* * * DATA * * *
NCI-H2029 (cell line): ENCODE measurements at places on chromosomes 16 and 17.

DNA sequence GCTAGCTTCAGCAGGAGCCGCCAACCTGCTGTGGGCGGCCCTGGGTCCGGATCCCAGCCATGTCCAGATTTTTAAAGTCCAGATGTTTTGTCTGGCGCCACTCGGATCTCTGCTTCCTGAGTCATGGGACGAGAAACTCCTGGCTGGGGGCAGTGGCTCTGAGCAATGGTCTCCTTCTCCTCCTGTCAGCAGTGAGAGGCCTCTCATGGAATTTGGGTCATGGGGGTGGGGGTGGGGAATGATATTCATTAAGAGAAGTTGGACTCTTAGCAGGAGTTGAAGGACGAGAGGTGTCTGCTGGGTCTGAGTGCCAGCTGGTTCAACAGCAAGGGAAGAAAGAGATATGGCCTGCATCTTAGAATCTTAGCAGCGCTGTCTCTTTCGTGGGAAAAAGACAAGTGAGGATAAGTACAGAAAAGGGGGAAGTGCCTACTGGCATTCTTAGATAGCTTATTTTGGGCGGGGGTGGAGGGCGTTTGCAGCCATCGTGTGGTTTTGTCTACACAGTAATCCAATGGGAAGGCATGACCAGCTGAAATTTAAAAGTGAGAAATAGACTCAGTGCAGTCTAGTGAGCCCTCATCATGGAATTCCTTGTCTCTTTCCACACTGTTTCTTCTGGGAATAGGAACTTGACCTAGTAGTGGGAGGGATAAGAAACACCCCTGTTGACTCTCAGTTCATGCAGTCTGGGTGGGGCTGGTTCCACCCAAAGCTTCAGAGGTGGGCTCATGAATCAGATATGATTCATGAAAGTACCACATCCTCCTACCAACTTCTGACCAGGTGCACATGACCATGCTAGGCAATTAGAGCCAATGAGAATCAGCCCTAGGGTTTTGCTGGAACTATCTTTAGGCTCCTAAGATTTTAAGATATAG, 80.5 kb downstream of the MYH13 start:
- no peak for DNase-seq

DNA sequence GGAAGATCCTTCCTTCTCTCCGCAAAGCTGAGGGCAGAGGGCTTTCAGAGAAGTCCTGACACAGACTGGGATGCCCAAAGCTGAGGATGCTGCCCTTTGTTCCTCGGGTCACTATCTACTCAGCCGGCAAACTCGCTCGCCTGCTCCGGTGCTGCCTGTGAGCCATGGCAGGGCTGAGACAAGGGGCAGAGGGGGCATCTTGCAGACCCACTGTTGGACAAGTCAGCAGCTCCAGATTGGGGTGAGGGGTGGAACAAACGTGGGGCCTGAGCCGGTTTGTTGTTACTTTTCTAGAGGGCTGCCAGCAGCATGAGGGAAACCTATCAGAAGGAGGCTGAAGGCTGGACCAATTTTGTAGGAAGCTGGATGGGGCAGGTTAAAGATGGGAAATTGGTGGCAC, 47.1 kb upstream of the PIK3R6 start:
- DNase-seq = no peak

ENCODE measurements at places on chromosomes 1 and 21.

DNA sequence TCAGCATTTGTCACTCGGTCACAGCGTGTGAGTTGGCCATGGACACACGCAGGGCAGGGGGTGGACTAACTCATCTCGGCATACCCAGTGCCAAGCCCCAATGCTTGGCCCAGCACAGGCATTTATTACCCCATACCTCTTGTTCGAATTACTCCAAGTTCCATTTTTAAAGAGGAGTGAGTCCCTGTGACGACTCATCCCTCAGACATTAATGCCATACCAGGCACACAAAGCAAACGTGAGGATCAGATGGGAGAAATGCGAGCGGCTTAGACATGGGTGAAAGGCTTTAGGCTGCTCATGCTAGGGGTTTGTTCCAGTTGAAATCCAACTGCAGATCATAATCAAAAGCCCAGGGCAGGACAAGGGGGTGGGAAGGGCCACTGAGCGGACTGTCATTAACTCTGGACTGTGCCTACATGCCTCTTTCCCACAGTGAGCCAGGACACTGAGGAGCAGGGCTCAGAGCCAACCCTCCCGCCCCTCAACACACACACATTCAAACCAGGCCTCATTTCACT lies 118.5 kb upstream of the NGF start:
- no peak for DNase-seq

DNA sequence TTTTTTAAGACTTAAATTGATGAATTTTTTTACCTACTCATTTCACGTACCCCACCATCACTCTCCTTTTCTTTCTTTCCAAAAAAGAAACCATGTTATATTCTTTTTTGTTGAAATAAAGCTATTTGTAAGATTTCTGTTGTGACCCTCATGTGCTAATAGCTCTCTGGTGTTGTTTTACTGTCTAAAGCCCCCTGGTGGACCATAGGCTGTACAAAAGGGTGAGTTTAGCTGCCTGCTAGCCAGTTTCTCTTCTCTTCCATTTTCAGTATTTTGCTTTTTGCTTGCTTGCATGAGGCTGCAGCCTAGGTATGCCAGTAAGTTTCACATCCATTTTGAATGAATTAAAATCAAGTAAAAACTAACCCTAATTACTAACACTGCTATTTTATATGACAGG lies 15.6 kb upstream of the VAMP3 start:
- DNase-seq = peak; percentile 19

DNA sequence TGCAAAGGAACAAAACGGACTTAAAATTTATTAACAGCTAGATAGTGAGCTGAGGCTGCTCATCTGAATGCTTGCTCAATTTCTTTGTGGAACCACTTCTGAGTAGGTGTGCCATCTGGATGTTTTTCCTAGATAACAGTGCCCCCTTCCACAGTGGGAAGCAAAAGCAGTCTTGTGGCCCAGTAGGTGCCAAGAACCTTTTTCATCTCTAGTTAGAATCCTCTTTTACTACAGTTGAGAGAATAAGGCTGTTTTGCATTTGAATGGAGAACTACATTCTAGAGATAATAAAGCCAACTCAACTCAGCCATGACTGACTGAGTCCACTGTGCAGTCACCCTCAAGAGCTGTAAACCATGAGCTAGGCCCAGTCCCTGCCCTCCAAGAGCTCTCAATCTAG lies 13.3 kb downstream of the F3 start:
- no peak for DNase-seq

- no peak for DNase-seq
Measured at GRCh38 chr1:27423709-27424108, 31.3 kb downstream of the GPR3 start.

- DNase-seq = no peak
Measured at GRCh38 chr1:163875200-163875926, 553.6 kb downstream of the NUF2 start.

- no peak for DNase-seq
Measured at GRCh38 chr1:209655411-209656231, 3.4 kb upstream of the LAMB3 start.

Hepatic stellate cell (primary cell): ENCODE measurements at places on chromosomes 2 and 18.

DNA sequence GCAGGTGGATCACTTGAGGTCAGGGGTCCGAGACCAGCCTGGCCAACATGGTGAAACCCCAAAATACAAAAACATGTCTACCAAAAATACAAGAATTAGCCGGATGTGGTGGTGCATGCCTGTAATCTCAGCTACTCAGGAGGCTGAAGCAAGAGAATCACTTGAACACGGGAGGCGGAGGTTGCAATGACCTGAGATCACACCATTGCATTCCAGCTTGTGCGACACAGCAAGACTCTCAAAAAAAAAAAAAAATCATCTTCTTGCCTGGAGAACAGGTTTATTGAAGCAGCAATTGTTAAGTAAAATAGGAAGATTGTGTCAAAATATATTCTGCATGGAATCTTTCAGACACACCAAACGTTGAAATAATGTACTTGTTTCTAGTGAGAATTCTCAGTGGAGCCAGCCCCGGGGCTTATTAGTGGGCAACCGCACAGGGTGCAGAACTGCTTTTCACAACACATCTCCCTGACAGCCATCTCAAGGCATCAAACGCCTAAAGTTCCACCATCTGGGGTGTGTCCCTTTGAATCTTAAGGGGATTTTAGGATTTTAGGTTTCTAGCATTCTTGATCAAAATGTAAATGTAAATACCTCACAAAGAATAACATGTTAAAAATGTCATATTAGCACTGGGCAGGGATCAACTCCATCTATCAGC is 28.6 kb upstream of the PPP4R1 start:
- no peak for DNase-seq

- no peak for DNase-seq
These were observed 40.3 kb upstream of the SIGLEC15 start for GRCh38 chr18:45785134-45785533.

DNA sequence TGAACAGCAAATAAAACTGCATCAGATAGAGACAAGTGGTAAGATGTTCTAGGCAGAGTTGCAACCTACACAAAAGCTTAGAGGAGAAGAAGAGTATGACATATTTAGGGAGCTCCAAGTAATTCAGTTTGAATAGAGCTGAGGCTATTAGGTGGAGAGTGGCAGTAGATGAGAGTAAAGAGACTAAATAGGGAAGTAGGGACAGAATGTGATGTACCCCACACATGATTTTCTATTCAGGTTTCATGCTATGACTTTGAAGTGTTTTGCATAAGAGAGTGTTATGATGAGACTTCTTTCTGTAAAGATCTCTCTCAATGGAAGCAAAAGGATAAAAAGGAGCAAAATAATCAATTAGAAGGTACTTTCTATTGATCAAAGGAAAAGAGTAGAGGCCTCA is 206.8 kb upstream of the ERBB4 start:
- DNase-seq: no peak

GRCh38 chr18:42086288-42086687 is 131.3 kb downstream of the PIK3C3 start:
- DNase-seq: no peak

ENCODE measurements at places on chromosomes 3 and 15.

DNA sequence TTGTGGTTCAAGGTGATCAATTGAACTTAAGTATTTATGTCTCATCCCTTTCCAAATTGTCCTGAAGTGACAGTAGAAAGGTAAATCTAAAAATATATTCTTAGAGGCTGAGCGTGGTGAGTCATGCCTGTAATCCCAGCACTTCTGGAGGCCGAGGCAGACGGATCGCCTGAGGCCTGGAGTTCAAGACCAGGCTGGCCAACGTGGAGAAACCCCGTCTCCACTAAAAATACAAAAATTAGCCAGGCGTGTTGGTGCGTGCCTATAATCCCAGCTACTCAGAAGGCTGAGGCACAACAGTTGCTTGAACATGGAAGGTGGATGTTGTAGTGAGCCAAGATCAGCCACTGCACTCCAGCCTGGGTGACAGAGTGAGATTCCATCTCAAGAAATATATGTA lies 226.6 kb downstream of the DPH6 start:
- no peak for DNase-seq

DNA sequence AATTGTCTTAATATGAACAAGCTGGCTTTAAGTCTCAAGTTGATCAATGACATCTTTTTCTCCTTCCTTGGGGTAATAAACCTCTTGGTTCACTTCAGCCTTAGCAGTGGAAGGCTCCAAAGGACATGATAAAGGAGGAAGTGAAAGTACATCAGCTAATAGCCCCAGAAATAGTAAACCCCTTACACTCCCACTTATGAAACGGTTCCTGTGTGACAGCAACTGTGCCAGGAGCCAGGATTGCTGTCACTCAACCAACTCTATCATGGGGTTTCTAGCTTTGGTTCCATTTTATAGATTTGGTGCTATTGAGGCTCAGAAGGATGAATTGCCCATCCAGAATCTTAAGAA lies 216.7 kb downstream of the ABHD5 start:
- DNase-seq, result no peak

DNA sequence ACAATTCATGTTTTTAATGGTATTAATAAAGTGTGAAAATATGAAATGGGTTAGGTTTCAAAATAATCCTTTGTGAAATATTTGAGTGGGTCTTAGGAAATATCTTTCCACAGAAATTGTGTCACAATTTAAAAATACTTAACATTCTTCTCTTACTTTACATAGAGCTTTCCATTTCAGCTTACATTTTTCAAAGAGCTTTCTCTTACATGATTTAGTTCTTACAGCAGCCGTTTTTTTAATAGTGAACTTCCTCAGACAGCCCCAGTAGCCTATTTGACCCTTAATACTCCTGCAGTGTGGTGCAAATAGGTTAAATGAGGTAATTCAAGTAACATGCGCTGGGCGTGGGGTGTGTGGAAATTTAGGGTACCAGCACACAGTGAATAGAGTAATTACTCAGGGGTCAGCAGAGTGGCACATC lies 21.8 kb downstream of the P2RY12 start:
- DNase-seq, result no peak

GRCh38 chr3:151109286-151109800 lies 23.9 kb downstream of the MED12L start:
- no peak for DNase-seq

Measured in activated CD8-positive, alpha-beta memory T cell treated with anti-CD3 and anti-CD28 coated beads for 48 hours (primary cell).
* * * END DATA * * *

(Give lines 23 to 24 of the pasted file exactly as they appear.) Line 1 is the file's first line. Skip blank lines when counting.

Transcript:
These were observed 40.3 kb upstream of the SIGLEC15 start for GRCh38 chr18:45785134-45785533.

DNA sequence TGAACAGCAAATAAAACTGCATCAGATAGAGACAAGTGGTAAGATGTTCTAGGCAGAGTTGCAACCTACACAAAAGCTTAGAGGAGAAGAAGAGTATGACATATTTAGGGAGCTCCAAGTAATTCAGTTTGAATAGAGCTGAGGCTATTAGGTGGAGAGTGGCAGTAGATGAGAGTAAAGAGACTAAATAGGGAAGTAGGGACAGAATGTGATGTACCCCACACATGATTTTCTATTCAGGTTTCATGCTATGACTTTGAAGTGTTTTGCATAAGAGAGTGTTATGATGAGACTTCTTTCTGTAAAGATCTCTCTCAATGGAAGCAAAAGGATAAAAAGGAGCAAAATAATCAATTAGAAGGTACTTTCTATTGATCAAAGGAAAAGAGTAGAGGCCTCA is 206.8 kb upstream of the ERBB4 start: